John Smith alleges the district court abused its discretion when it reduced his clothing budget from $400 to $200 and his automobile expenses from $400 to $200. John Smith claimed expenses of $2,940 per month and Kathleen Smith claimed expenses of $2,612. The district court noted that the claimed expenses exceeded the parties' income by $1,300 per month and reduced each party's expenses to $2,300 per month. The district court would have been within its discretion to recognize that John Smith's height and weight require a monthly clothing amount of more than $120 or that he required a transportation budget of more than $200 a month. We may not have made the same reductions. But it is not error in light of the parties' limited resources to reduce each party's expenses and, on these facts, set each party's expenses at $2,300 a month. Rutten, 347 N.W.2d at 50 (the district court's findings of fact are not reversed on appeal unless they are clearly erroneous).
The Smiths had a 23-year marriage. During the first 14 years, Kathleen Smith was unable to pursue her teaching career because of her responsibilities to the family. John Smith has one-third more financial resources available to him than Kathleen Smith, and in light of the comparative income, the spousal maintenance amount of $475 is not an abuse of discretion. Although Kathleen Smith's requested maintenance of $796 is not unreasonable from her point of view, it is not available from John Smith's income. See Erlandson, 318 N.W.2d at 39-40 (financial needs of spouse seeking maintenance must be balanced against ability of other spouse to pay).
Attorneys' fees may be awarded when the district court finds that the party from whom fees are sought has the means to pay them and that the party to whom fees are awarded does not have the means to pay them. Minn. Stat. § 518.14, subd. 1 (1996). Additionally, the court may award attorneys' fees when a party unreasonably contributes to the length or expense of the proceeding. Id. On review, the district court's award of attorneys' fees will not be reversed absent an abuse of discretion. Beck v. Kaplan, 566 N.W.2d 723, 727 (Minn. 1997).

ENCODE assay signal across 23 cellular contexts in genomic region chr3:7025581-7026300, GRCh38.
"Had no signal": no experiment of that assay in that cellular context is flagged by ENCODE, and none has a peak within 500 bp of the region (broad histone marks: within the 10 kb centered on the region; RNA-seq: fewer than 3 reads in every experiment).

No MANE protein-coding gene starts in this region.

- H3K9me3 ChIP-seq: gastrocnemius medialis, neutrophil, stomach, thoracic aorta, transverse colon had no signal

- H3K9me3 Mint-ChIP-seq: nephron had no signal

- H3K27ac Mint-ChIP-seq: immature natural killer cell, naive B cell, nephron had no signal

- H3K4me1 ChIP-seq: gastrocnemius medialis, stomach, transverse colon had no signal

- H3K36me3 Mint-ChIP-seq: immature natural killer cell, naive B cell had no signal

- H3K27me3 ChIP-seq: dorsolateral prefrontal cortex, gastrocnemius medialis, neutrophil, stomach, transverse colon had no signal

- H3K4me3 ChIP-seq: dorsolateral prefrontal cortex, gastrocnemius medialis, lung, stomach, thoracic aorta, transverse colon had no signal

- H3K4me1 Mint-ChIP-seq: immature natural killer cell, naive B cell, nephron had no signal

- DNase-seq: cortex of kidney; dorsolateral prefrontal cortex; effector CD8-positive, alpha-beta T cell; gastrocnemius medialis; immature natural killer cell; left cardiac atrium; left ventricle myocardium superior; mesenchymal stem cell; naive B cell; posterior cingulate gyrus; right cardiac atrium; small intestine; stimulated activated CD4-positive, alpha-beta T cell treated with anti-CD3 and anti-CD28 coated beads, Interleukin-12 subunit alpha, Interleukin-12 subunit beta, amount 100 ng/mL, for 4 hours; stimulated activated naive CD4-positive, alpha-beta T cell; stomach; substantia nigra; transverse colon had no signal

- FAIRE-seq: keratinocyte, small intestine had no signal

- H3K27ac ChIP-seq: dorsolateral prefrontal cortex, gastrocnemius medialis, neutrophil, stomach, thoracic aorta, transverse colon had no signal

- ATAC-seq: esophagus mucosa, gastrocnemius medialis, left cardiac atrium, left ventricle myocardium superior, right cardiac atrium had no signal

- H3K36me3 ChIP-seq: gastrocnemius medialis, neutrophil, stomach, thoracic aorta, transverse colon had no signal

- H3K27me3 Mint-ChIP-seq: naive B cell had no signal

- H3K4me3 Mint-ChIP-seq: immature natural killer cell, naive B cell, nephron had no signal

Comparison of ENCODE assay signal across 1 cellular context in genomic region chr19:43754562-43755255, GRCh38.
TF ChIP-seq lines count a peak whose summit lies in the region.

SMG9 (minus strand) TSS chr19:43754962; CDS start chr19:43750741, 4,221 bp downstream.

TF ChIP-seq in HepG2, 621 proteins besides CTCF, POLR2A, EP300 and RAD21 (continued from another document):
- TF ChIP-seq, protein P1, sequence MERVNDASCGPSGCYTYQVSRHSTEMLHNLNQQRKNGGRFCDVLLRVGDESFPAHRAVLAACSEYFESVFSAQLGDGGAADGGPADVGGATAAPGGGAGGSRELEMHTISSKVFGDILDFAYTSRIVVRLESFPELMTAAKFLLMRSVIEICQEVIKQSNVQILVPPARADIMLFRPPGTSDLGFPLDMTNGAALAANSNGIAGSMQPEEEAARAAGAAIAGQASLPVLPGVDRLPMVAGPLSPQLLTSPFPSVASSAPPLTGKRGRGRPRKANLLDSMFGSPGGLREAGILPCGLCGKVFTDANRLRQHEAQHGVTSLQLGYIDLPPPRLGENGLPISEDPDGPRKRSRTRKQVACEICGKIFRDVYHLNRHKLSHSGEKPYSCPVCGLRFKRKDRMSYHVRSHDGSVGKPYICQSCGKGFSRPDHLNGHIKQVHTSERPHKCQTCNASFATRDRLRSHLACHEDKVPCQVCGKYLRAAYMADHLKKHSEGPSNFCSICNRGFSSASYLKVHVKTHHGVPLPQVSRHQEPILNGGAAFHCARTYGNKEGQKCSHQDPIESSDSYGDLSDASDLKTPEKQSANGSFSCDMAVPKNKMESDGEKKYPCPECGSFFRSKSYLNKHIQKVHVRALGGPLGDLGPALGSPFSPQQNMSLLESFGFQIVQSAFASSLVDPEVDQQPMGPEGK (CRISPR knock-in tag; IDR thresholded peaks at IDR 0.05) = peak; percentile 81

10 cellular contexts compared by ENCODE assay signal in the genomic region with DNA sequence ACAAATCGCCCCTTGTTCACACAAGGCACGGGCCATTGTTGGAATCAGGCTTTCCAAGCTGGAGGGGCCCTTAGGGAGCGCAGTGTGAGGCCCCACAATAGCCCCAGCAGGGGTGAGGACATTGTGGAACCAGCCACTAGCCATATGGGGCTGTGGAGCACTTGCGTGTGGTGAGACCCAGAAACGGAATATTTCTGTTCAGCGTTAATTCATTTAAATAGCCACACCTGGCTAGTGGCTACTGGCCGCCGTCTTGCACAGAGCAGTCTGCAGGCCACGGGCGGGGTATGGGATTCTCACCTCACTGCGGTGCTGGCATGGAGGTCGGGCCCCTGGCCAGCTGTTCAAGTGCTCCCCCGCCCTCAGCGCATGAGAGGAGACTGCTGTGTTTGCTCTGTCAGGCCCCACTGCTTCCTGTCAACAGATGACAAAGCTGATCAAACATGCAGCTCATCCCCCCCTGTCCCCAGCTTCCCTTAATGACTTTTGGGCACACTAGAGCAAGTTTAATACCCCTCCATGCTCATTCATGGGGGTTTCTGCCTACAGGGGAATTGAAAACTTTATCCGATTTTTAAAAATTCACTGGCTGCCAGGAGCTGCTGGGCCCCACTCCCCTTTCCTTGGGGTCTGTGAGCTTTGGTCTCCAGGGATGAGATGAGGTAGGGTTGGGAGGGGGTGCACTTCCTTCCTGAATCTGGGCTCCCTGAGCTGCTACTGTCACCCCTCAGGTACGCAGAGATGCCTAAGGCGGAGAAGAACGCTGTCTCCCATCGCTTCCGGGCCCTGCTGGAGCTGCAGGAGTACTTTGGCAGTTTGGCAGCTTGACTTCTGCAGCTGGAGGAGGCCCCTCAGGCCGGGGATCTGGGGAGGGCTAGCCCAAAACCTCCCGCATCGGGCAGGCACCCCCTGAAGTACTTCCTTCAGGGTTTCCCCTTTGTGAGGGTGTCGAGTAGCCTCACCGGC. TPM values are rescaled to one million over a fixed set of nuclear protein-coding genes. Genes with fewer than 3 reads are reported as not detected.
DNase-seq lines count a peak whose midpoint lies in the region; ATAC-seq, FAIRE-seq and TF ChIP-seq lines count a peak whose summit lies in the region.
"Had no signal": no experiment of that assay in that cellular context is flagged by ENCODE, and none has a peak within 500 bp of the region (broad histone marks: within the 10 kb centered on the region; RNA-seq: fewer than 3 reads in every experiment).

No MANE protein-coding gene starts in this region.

The district court found that Kathleen Smith's reasonable attorneys' fees were $15,000, that she did not have sufficient funds to pay the fees, and that there was a disparity in the parties' financial resources. The court also found that John Smith unnecessarily increased the expenses of litigation by disputing disposition of the marital property, failing to assist in the sale of the homestead, and failing to timely disclose the purchase of his new homestead. These findings have support in the record and justify the court's ordering John Smith to pay one-half of Kathleen Smith's $15,000 attorneys' fees.